An earlier survey was mocked for producing such findings as men are happier than women and young unmarried people are among the happiest. This time, the analysis will reflect the impact of rapid development on people's living standards, their ability to cope with rising prices, and increased access to international television and the Internet, plus more traditional matters such as the impact of rivers on a person's contentment.

The significance of river waters in mountainous Bhutan is so great that it has even influenced a debate on privatization of state-owned assets. The rivers serve rural communities across the country, and they also have rich potential for hydroelectric schemes. Projects are developed in collaboration with India, which already takes about 75 percent of electricity generation, providing more than 40 percent of Bhutan's revenues. This raises environmental concerns, and there are also serious problems with one of the current projects, which has large time and cost overruns plus an unstable mountainside at the construction site.

It benefits the governments of both India and Bhutan to not lose control of such assets, but there is also a deeper view, espoused by Karma Ura, that the hydro input "is collective" because of the way that the rivers form a part of peoples' lives and because of their large role in the nation's wealth. "It would be like privatizing the sky," he says.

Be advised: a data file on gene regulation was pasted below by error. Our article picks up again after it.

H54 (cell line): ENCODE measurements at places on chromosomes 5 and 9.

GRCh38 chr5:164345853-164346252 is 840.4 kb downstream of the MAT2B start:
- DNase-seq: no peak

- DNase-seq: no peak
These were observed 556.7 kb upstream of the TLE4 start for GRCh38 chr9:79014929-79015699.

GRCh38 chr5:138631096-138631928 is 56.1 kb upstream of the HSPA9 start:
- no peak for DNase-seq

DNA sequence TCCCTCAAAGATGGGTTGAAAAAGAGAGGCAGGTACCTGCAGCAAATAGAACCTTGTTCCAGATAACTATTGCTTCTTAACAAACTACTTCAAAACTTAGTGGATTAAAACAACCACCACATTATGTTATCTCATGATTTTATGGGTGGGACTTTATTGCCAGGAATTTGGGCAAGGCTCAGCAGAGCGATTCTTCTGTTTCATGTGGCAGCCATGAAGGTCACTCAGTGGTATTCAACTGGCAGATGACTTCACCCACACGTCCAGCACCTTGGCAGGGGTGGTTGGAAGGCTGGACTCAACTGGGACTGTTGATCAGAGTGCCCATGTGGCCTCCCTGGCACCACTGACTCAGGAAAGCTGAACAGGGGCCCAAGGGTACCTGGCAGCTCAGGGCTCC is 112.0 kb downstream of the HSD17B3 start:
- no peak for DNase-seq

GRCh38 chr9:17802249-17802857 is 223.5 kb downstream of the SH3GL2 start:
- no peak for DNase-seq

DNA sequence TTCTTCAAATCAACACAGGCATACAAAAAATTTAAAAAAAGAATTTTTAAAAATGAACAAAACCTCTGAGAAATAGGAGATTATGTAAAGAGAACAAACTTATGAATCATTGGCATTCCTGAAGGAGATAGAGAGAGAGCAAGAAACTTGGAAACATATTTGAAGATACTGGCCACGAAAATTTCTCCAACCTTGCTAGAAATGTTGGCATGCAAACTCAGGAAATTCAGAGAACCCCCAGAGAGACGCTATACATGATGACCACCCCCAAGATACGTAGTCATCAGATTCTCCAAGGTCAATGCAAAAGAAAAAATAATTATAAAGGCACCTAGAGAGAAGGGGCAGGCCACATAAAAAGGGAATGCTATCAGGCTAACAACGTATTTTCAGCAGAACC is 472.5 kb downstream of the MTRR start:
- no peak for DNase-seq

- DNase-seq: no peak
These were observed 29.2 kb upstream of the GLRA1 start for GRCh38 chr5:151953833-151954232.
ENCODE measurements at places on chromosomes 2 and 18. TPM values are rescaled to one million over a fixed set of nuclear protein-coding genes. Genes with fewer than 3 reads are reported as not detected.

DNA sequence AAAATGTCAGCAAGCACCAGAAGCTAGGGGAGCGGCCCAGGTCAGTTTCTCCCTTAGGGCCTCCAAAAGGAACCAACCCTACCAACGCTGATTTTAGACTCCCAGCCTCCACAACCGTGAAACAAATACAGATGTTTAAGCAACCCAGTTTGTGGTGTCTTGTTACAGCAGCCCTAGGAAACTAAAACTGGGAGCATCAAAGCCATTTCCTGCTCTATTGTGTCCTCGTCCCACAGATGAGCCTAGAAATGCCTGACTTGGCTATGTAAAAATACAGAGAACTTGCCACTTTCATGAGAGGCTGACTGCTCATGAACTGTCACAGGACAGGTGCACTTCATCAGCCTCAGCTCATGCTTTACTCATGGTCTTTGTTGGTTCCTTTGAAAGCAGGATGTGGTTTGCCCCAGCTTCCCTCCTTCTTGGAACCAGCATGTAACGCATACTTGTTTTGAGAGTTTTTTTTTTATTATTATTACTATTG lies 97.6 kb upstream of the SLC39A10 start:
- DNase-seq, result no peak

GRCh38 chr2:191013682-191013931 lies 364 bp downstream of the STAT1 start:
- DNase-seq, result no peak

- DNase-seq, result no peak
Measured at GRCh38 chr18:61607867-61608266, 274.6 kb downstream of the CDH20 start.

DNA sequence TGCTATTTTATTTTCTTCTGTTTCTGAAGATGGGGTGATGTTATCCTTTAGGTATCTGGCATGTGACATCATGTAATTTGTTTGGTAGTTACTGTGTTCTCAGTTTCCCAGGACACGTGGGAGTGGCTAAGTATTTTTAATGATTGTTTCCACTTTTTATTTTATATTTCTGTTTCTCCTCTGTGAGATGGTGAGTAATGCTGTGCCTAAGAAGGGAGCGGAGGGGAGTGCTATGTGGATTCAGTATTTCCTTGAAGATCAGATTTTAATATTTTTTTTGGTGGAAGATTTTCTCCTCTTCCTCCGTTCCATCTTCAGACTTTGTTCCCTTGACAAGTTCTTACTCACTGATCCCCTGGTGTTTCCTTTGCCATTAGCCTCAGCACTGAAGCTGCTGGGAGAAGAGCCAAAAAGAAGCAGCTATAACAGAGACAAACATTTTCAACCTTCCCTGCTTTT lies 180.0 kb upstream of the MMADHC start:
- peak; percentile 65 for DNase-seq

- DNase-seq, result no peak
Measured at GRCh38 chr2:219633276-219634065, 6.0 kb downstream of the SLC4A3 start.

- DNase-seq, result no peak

The current GNH focus in Bhutan under Tobgay is to apply the principles according to the way the country develops. "I don't want to be obsessed in exporting GNH," he told me when I was in Thimphu recently for an annual Mountain Echoes literary festival. "I want to do, rather than talk about it."

In fact, GNH is not talked about much, and, at the opening of the literary festival, it was scarcely mentioned in speeches that extolled Bhutan's virtues. The festival formed part of the celebrations for the 60th birth anniversary this year of Wangchuck, the fourth king in the Wangchuck dynasty, which was established when it united the country in 1907.

It was evident when I met him in 1987 that the king was anxious to map out a future for opening up the country, both to the outside world and to democracy. That led him to announce his abdication in 2006 in favor of his son, Jigme Khesar Namgyel Wangchuck, who was then 25 and was crowned in November 2008, six months after the country's first general election.

There is now a delicate and evolving power balance between the roles of the elected government and the monarchy, as there is between Bhutan and India, which has regarded the former as a virtual protectorate for some 65 years. Thinley destabilized those balances by drawing closer to China than either India or the monarchy wished, or even initially knew about. That seemed to be heralding movement on China's wish for formal diplomatic relations. Thinley also proposed land reform legislation that would have reduced the monarchy's role in land allocations.